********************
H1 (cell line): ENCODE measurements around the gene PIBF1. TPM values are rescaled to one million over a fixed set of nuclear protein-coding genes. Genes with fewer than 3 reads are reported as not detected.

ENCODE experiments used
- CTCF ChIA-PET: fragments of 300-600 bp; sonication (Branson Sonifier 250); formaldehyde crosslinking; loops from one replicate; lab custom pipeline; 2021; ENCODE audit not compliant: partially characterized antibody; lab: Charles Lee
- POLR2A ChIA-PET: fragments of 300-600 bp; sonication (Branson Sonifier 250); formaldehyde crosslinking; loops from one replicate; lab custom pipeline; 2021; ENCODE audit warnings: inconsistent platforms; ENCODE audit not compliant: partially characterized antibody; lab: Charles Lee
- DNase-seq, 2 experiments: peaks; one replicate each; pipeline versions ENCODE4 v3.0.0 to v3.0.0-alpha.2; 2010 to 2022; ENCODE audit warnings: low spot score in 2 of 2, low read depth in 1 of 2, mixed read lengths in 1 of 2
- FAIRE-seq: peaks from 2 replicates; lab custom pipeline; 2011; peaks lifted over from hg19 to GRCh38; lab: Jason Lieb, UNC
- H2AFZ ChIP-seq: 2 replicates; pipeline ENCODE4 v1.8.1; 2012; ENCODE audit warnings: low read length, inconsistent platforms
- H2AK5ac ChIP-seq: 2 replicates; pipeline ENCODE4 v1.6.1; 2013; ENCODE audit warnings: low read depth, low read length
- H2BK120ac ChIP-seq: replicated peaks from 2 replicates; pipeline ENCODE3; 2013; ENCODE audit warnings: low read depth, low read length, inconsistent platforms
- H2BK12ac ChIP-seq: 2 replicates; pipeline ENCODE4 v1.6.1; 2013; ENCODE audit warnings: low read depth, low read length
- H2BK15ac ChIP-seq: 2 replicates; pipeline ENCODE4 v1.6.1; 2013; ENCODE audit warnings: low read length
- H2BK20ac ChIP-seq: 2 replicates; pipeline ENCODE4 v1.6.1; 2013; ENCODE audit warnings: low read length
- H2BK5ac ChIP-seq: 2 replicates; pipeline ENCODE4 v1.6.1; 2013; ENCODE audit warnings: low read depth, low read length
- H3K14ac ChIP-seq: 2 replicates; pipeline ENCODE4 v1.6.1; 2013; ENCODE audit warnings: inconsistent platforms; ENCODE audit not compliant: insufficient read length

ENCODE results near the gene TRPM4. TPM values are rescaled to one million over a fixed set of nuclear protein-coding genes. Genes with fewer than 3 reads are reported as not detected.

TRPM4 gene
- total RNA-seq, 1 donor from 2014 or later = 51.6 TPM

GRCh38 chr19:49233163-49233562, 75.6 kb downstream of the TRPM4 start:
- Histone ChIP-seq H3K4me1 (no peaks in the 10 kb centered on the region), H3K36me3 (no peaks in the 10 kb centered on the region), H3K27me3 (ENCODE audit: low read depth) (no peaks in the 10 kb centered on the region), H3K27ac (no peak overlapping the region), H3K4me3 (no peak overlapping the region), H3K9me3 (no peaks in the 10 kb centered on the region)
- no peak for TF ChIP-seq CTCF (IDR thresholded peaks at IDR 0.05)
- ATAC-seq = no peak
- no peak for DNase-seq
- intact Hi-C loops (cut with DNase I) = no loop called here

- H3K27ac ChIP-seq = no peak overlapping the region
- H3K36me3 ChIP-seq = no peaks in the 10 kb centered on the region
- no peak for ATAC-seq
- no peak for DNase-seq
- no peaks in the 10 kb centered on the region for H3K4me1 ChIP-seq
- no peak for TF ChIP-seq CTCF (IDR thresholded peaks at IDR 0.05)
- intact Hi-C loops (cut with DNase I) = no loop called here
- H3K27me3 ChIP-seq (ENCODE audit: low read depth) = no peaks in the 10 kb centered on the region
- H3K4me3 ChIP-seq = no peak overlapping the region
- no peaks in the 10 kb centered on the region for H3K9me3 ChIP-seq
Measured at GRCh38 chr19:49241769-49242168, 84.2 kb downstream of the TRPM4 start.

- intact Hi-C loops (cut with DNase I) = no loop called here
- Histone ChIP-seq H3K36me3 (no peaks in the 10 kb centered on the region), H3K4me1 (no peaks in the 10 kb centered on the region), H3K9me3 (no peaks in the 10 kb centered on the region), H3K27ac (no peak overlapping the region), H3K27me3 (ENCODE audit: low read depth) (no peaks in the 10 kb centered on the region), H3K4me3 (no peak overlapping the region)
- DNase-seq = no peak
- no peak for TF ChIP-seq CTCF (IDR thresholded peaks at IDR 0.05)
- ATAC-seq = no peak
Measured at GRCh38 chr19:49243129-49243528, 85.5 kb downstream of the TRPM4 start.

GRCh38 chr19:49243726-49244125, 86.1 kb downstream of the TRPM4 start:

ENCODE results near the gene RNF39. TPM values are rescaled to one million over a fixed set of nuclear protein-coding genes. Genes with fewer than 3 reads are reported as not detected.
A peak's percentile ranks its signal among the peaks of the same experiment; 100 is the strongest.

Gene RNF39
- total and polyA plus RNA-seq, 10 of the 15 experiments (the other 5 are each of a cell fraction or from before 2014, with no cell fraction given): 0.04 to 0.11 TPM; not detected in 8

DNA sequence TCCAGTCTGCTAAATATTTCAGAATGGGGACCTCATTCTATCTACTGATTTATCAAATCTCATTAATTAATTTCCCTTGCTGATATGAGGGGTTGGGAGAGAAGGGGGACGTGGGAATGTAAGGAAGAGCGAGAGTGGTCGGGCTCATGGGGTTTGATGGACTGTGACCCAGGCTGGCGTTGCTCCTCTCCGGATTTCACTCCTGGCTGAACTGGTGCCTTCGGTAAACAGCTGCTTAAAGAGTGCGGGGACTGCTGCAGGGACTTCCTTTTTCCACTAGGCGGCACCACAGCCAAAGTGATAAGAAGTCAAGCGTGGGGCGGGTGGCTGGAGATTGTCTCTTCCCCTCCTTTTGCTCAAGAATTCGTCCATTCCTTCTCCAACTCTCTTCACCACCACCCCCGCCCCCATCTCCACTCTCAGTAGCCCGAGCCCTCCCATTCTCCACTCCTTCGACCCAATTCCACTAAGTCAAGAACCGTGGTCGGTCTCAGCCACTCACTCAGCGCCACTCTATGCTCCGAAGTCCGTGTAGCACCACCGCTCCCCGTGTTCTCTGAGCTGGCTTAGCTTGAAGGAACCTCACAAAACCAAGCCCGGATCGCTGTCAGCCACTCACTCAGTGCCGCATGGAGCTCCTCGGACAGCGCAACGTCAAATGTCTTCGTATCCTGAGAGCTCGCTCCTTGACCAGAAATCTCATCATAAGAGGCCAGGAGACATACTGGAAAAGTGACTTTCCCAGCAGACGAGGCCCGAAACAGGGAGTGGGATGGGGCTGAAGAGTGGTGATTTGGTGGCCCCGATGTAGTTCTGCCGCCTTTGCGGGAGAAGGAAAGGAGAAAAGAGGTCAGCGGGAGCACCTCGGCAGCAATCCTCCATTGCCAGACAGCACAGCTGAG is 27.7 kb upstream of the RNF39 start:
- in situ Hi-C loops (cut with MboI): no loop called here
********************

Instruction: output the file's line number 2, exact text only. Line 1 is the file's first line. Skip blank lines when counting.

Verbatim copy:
ENCODE experiments used